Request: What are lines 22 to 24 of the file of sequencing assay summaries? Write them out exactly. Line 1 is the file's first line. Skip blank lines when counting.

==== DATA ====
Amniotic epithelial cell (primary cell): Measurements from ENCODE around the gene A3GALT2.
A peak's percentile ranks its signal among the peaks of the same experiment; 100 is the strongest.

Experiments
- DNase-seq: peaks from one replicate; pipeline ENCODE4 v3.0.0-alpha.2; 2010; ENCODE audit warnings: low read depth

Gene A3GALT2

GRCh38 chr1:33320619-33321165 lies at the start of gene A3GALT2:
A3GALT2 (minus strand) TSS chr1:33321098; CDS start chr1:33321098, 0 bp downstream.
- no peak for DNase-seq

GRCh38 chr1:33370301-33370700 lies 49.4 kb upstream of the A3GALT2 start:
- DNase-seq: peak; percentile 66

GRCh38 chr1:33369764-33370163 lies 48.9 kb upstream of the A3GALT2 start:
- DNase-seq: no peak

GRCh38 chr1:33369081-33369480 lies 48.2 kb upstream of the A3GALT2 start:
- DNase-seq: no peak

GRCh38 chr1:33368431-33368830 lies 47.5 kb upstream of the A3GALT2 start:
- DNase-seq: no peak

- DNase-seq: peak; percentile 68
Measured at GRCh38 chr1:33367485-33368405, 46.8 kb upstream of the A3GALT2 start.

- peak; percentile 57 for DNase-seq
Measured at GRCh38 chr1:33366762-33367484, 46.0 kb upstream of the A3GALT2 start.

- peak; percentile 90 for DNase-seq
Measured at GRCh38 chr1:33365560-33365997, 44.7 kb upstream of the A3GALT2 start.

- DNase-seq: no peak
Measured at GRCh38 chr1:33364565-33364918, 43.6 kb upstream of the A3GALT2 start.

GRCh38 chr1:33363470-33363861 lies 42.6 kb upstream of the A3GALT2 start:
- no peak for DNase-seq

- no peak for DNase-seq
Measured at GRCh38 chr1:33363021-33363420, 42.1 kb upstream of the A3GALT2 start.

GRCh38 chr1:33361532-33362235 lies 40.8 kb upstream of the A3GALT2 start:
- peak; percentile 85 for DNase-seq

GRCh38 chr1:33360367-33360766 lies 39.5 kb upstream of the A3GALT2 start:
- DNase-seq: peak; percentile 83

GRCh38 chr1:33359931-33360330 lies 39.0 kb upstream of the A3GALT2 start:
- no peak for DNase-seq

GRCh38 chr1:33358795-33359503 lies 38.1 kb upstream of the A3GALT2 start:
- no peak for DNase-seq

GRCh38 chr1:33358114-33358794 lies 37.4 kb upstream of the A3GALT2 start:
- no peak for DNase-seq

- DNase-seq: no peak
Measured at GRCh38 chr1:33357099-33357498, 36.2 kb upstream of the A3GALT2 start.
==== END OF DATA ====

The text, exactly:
Measured at GRCh38 chr1:33365560-33365997, 44.7 kb upstream of the A3GALT2 start.

- DNase-seq: no peak
Measured at GRCh38 chr1:33364565-33364918, 43.6 kb upstream of the A3GALT2 start.